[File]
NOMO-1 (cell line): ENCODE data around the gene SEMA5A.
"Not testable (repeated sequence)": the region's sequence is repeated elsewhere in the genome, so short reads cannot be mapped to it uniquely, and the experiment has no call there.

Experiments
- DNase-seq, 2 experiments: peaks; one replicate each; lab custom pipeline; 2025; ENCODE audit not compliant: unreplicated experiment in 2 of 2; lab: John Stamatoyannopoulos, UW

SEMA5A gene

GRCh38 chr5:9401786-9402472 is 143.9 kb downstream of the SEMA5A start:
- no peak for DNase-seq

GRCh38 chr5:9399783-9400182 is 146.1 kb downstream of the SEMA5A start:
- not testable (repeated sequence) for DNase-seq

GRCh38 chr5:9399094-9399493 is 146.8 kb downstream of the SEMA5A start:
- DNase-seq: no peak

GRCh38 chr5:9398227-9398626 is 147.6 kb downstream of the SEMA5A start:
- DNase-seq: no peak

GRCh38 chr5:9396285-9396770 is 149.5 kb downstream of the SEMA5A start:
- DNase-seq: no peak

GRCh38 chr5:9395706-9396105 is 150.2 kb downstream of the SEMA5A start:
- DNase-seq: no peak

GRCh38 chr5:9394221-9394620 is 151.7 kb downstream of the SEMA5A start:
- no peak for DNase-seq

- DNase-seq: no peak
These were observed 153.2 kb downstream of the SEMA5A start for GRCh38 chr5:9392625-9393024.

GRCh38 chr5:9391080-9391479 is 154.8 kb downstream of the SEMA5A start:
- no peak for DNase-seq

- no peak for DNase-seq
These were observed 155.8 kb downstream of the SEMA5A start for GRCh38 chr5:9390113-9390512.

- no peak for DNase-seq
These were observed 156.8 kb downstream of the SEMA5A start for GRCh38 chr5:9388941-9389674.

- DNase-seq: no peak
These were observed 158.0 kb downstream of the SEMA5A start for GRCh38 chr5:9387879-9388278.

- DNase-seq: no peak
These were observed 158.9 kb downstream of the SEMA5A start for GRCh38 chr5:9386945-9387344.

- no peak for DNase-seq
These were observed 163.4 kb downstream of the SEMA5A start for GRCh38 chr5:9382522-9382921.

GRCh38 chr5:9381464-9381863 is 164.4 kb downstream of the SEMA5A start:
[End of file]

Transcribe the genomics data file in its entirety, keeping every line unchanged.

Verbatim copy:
NOMO-1 (cell line): ENCODE data around the gene SEMA5A.
"Not testable (repeated sequence)": the region's sequence is repeated elsewhere in the genome, so short reads cannot be mapped to it uniquely, and the experiment has no call there.

Experiments
- DNase-seq, 2 experiments: peaks; one replicate each; lab custom pipeline; 2025; ENCODE audit not compliant: unreplicated experiment in 2 of 2; lab: John Stamatoyannopoulos, UW

SEMA5A gene

GRCh38 chr5:9401786-9402472 is 143.9 kb downstream of the SEMA5A start:
- no peak for DNase-seq

GRCh38 chr5:9399783-9400182 is 146.1 kb downstream of the SEMA5A start:
- not testable (repeated sequence) for DNase-seq

GRCh38 chr5:9399094-9399493 is 146.8 kb downstream of the SEMA5A start:
- DNase-seq: no peak

GRCh38 chr5:9398227-9398626 is 147.6 kb downstream of the SEMA5A start:
- DNase-seq: no peak

GRCh38 chr5:9396285-9396770 is 149.5 kb downstream of the SEMA5A start:
- DNase-seq: no peak

GRCh38 chr5:9395706-9396105 is 150.2 kb downstream of the SEMA5A start:
- DNase-seq: no peak

GRCh38 chr5:9394221-9394620 is 151.7 kb downstream of the SEMA5A start:
- no peak for DNase-seq

- DNase-seq: no peak
These were observed 153.2 kb downstream of the SEMA5A start for GRCh38 chr5:9392625-9393024.

GRCh38 chr5:9391080-9391479 is 154.8 kb downstream of the SEMA5A start:
- no peak for DNase-seq

- no peak for DNase-seq
These were observed 155.8 kb downstream of the SEMA5A start for GRCh38 chr5:9390113-9390512.

- no peak for DNase-seq
These were observed 156.8 kb downstream of the SEMA5A start for GRCh38 chr5:9388941-9389674.

- DNase-seq: no peak
These were observed 158.0 kb downstream of the SEMA5A start for GRCh38 chr5:9387879-9388278.

- DNase-seq: no peak
These were observed 158.9 kb downstream of the SEMA5A start for GRCh38 chr5:9386945-9387344.

- no peak for DNase-seq
These were observed 163.4 kb downstream of the SEMA5A start for GRCh38 chr5:9382522-9382921.

GRCh38 chr5:9381464-9381863 is 164.4 kb downstream of the SEMA5A start: